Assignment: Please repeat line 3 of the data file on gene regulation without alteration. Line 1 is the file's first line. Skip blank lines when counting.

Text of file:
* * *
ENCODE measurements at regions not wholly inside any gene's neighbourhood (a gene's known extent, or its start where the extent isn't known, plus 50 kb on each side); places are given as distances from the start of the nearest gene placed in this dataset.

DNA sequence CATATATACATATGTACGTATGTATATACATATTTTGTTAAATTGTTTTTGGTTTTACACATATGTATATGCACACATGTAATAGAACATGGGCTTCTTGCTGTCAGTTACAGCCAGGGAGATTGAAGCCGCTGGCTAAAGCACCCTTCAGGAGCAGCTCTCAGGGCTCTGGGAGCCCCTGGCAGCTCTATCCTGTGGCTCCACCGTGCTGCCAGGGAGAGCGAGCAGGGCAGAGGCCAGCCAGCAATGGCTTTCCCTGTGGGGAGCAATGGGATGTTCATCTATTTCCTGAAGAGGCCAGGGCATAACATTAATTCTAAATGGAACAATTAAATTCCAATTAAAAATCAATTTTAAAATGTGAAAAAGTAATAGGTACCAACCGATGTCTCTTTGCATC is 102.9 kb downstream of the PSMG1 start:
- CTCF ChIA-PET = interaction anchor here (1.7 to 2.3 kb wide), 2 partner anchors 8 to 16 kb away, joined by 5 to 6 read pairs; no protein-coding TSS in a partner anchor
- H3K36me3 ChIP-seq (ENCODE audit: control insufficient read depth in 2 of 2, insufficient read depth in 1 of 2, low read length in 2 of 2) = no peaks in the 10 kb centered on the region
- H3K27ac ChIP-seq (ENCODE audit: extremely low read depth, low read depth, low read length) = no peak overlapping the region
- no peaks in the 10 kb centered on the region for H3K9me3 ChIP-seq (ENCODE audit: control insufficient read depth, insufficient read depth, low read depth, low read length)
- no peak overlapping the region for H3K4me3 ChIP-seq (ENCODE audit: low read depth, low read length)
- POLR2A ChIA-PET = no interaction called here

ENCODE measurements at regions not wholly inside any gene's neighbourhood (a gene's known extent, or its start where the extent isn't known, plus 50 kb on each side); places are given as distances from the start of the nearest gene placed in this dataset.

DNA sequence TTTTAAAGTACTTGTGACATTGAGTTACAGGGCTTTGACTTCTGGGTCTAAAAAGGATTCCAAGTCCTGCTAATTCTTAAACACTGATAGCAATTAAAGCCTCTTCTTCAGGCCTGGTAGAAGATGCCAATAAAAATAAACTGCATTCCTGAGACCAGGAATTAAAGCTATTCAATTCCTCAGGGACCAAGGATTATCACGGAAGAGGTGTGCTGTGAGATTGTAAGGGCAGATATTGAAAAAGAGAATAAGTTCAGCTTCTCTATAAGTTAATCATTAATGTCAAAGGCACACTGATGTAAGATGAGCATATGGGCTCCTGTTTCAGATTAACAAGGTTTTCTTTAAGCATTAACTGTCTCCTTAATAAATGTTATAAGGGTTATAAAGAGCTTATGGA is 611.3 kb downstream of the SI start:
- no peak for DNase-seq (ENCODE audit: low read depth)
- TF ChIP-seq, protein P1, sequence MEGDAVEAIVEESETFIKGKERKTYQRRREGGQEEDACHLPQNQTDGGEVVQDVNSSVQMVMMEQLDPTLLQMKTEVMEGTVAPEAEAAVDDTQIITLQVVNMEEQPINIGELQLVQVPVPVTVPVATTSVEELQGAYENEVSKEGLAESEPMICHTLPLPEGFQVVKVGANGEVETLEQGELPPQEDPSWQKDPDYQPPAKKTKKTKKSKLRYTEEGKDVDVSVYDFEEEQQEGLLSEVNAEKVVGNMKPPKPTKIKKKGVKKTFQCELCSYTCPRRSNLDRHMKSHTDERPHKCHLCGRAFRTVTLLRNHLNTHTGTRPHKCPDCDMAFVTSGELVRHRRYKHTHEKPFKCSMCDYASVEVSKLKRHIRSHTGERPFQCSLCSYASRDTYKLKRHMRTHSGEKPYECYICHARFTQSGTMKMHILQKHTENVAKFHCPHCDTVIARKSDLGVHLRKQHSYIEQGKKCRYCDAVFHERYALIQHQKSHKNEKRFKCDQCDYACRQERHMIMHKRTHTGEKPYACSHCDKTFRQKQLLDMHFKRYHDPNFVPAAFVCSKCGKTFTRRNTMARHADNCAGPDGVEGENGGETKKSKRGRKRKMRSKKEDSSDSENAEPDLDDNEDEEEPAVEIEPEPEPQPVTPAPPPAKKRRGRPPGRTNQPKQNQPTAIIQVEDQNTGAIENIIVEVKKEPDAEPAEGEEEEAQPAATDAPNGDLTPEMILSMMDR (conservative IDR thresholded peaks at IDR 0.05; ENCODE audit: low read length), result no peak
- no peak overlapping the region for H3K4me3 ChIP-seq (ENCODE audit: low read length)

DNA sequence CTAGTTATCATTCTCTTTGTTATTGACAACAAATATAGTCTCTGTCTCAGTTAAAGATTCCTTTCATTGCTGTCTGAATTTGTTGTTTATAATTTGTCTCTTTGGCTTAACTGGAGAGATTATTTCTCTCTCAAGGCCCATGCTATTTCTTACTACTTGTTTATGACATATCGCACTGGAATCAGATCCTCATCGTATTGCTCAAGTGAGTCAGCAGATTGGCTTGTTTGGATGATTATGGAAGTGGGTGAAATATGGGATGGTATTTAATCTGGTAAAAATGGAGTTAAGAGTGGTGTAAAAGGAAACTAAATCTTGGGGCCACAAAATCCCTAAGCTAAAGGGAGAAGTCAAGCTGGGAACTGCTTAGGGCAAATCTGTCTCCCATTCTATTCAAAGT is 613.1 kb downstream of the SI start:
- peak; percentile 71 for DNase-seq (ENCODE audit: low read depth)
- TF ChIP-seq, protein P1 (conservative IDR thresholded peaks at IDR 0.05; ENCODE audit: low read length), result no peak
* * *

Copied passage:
- CTCF ChIA-PET = interaction anchor here (1.7 to 2.3 kb wide), 2 partner anchors 8 to 16 kb away, joined by 5 to 6 read pairs; no protein-coding TSS in a partner anchor